This is the call of a God who cares so desperately for you, loves you so deeply, is so eager to forgive you that they sent their only Son to search for you. “Where are you?” Christ asks as he takes on human flesh and is born into this fallen world to search for you.
“Where are you?” Jesus asks as he confronts temptations in the wilderness.
“Where are you?” he asks as he walks across the face of the water.
“Where are you?” our Lord asks as he argues with those who would oppress the poor and lowly.
“Where are you?” Jesus wonders as he confronts the religious leaders who would drive out sinners.
“Where are you?” Christ asks as he sets a feast and invites all to come.
“Where are you?” the Son of God asks as he’s handed over to Pilate.
“Where are you?” the Lord of all Creation asks as he is nailed to the cross.
“Where are you?” cries the Eternal Word of God as he crosses over from life to death and enters the grave, searching for you.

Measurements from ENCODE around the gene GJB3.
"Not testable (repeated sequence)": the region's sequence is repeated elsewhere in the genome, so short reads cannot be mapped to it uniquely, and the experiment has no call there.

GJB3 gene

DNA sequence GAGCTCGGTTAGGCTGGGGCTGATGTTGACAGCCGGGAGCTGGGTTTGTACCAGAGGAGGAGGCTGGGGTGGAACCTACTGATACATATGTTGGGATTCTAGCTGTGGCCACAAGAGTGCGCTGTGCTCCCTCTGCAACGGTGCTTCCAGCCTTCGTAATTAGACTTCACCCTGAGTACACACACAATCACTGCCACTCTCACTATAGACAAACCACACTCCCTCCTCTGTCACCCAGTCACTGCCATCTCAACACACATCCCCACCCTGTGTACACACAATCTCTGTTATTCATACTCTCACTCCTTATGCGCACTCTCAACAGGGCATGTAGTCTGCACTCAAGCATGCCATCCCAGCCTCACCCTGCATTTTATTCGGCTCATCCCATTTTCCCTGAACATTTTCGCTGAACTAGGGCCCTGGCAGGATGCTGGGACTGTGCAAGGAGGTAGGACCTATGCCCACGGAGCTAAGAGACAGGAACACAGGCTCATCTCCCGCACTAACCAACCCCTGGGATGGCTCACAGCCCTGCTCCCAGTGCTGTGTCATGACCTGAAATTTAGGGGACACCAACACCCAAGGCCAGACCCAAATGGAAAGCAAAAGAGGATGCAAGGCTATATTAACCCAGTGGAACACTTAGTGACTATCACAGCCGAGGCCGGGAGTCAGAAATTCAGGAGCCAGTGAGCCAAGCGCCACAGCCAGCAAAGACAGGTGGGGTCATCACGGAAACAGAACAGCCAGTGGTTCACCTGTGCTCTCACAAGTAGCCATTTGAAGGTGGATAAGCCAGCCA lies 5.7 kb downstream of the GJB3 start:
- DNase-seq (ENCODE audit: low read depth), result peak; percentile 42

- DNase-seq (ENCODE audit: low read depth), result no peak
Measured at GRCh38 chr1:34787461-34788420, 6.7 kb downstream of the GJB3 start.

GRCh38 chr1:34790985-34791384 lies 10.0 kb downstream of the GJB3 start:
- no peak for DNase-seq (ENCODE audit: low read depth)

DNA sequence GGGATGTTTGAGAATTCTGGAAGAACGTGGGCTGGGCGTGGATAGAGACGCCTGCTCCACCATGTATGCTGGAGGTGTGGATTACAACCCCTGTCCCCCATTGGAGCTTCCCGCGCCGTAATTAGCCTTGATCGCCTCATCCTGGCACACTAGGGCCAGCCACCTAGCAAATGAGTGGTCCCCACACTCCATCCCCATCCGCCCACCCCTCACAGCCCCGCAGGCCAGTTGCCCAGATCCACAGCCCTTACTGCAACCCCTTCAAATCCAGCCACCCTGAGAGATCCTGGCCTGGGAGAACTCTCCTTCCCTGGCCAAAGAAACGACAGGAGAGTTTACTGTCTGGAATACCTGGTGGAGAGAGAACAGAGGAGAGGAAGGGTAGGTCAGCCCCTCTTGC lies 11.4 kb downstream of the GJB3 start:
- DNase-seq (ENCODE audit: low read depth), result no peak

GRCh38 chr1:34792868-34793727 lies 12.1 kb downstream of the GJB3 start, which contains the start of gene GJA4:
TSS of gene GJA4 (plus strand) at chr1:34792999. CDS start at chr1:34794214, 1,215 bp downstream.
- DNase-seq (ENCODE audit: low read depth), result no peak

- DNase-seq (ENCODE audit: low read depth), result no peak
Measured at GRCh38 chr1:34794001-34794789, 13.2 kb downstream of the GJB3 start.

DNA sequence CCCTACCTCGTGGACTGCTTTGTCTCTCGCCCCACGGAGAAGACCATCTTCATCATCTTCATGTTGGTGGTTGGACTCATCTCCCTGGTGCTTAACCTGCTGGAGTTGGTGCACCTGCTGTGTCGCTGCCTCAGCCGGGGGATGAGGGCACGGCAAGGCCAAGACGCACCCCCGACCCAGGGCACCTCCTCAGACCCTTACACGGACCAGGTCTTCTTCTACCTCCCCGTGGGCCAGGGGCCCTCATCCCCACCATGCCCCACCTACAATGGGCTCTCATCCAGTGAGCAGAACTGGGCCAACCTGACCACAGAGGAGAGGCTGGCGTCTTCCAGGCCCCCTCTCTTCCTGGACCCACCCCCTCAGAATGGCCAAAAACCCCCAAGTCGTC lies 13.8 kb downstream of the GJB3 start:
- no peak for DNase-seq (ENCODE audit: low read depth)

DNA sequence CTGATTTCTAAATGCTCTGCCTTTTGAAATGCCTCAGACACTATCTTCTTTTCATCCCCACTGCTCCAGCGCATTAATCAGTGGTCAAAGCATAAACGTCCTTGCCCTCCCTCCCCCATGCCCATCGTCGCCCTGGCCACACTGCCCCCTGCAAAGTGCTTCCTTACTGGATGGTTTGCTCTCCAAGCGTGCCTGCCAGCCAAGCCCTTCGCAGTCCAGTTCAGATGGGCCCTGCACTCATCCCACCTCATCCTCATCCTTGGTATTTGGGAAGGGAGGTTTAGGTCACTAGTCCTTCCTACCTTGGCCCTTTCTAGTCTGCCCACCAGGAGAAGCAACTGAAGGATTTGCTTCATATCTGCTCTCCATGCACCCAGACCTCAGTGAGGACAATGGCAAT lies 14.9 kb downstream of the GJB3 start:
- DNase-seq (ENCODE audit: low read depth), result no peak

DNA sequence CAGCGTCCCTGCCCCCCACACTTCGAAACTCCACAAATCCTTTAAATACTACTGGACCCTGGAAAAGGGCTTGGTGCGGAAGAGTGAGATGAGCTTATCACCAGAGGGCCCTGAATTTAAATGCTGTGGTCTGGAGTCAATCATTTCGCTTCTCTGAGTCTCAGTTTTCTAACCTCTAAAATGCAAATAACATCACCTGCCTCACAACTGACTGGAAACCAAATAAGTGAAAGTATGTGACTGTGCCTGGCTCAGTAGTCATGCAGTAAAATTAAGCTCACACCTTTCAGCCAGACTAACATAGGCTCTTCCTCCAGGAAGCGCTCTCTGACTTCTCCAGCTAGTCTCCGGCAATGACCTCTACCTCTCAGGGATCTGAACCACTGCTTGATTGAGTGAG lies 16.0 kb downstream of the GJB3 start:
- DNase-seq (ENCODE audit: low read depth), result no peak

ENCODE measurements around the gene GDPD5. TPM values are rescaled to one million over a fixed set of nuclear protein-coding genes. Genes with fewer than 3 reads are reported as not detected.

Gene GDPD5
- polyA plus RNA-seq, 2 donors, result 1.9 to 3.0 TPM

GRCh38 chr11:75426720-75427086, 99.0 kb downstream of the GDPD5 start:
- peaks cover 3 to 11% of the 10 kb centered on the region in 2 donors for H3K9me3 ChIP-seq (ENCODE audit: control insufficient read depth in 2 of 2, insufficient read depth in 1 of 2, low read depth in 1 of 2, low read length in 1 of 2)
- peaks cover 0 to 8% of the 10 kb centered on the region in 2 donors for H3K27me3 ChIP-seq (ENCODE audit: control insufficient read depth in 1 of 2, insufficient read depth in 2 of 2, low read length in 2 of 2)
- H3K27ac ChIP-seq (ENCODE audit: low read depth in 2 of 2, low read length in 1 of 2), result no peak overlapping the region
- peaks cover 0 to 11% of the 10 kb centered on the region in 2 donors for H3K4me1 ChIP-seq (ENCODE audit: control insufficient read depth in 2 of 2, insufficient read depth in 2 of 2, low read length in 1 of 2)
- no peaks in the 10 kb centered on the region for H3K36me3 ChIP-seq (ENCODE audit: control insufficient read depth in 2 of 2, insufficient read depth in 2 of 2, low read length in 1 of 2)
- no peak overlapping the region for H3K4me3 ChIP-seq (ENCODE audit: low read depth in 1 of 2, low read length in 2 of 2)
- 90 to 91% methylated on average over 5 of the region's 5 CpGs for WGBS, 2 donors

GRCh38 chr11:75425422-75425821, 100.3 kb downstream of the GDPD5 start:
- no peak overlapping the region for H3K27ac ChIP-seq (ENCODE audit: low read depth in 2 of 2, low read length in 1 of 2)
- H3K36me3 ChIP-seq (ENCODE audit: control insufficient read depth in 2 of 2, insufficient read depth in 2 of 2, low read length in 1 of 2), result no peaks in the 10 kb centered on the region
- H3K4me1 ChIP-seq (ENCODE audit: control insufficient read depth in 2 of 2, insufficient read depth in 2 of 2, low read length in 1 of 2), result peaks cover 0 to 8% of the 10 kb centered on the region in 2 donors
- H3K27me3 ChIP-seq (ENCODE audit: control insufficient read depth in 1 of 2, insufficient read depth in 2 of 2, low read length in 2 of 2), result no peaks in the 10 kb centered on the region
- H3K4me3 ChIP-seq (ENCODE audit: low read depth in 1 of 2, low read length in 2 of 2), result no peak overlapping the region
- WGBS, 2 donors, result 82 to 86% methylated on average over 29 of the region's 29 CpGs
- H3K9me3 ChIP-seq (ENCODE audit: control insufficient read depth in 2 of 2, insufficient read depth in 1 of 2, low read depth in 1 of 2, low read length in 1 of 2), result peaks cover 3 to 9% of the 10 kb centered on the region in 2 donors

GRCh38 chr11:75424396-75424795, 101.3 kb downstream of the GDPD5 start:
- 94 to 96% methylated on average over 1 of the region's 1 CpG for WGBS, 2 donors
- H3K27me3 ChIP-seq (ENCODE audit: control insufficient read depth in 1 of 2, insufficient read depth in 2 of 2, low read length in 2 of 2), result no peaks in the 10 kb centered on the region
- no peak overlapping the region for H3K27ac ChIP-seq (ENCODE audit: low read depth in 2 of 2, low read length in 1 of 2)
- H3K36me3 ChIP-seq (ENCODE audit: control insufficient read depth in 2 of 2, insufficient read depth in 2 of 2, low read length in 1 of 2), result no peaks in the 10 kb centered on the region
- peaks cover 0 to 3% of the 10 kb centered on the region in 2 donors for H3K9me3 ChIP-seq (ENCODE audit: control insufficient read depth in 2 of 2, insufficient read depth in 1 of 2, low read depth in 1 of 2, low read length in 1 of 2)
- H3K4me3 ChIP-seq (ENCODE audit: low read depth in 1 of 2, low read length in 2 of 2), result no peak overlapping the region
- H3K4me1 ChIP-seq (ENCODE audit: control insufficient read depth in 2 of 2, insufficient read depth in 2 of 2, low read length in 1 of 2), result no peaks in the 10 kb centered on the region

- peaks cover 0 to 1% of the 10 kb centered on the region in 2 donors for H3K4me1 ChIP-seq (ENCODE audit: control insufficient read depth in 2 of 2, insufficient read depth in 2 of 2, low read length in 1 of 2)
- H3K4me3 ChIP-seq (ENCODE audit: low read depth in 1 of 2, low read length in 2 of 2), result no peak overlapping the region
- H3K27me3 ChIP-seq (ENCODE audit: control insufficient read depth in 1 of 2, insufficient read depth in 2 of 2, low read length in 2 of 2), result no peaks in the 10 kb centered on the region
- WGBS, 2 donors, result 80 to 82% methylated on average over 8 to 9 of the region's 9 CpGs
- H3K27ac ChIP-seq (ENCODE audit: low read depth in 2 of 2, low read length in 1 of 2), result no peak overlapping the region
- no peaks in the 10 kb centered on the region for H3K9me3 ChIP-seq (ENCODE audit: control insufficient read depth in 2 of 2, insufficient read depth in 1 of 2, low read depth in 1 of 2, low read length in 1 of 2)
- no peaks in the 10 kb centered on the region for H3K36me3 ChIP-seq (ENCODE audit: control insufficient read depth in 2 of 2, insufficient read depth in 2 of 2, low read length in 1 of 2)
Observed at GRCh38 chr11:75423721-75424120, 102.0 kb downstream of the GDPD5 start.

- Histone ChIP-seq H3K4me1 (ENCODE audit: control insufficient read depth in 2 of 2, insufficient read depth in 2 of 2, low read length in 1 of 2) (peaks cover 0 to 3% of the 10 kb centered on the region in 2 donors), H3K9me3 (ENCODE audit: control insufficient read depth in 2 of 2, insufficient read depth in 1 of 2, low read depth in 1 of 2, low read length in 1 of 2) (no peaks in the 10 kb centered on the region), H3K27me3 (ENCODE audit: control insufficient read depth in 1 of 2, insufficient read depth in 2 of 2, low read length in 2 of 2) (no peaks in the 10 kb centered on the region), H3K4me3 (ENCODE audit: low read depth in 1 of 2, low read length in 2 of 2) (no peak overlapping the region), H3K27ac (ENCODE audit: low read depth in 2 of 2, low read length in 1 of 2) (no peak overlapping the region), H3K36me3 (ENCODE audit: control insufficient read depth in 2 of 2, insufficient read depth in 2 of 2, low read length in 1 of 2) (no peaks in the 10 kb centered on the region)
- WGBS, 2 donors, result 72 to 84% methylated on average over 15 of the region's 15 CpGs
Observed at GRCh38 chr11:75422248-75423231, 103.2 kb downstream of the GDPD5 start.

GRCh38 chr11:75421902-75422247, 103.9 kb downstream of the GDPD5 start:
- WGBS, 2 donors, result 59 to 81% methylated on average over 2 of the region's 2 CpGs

There’s a lovely Eastern Orthodox icon of Christ in hell on Holy Saturday, trampling the devil underfoot and pulling Adam and Eve from their graves to lead them into new life. This is the conclusion of God’s question in the Garden that day – not the logical conclusion, but the conclusion born out of God’s infinite love – as if to say, “Where are you? You have hidden yourself from me, and your descendants will flee from me time and time again. They will hang the only Son of God from a tree. And yet you, my children, cannot outrun my grace. I will search for you even if it means confronting Death itself, that I might find you. Even if I must kick down the gates of hell and drag you out of the grave, I will show you mercy.”
Our Lord is desperately searching for us still today. Hear God’s call: “Where are you?” And the very Son of God is still pursuing us, coming to us here at this very table, making himself present in these elements. Here is our Lord, searching for us that we might find forgiveness and grace.
Come to this feast, all who are carrying heavy burdens. Come out from hiding and embrace the God who has searched for you and called you by name.
Answer: “Here I am, Lord!”